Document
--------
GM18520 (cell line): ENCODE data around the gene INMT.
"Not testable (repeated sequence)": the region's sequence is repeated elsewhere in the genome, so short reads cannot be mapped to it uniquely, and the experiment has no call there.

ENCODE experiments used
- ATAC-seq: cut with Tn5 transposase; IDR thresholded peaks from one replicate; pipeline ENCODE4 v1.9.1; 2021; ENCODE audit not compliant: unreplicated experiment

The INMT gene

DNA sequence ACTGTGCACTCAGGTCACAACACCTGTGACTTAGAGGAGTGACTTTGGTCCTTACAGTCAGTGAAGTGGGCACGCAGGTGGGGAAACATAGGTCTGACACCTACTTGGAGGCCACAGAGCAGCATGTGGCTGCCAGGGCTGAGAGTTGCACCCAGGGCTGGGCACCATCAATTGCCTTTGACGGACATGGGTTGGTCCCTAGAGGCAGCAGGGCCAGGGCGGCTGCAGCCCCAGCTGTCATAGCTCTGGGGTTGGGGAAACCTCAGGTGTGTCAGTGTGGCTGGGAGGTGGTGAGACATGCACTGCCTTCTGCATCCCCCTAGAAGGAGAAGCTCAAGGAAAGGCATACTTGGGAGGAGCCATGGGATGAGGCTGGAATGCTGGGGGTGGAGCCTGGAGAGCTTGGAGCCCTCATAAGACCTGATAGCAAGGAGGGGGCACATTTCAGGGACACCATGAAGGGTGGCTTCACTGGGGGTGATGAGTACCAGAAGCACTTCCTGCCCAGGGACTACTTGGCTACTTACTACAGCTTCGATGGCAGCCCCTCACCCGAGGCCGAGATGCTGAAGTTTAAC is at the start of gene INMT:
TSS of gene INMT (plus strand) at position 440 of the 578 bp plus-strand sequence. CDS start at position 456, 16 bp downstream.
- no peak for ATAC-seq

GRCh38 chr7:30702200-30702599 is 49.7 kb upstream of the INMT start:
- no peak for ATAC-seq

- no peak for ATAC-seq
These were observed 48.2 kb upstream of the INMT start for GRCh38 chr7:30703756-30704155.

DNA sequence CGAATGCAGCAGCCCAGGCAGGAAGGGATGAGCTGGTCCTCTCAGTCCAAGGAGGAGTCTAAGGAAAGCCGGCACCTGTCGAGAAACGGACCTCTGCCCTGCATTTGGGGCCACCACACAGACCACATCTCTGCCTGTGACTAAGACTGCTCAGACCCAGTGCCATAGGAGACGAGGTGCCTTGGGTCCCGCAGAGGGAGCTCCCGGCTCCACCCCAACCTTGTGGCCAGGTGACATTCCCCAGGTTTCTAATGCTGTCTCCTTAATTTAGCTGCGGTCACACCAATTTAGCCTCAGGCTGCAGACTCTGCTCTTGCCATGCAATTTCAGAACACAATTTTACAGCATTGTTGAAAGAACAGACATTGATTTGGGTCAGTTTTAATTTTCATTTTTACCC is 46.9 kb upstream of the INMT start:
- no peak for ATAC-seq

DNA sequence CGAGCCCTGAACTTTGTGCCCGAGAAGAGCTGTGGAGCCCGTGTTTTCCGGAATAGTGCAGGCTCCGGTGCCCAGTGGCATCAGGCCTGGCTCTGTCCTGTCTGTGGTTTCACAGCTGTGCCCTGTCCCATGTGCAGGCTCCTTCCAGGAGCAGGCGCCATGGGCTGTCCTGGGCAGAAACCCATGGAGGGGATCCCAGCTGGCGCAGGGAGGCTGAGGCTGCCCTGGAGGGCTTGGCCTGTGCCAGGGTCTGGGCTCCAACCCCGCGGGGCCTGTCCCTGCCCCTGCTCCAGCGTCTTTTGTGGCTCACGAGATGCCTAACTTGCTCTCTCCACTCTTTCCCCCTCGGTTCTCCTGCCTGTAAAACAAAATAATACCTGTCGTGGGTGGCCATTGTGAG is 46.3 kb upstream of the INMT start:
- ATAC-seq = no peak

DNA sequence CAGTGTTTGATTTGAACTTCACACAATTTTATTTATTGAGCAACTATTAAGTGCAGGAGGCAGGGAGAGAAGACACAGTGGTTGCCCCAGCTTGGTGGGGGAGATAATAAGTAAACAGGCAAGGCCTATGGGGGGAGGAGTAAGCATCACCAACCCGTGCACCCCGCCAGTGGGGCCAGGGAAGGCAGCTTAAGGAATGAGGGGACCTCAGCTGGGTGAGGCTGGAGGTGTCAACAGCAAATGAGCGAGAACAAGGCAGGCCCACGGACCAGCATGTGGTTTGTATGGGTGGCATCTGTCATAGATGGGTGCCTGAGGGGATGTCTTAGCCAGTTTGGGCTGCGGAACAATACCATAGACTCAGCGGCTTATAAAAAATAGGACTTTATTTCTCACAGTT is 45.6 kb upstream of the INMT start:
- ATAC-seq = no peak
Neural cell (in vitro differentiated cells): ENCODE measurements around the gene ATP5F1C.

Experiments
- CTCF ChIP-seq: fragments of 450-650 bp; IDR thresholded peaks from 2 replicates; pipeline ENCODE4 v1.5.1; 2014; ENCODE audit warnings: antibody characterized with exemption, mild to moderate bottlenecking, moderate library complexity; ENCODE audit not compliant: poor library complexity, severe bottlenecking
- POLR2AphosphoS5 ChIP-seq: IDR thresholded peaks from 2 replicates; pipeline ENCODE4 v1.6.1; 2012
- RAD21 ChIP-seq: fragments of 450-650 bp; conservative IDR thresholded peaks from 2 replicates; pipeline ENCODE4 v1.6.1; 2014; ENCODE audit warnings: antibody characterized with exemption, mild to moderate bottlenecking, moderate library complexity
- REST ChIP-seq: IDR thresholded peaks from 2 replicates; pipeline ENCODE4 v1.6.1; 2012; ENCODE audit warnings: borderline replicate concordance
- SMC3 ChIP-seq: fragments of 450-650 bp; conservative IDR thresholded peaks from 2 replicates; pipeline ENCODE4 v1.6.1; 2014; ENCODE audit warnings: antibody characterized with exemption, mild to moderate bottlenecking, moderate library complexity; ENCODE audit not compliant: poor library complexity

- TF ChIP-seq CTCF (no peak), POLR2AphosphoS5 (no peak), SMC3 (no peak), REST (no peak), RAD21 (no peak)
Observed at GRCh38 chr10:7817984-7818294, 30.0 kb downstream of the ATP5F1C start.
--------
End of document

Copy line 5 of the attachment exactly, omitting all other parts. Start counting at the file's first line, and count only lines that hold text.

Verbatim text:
The INMT gene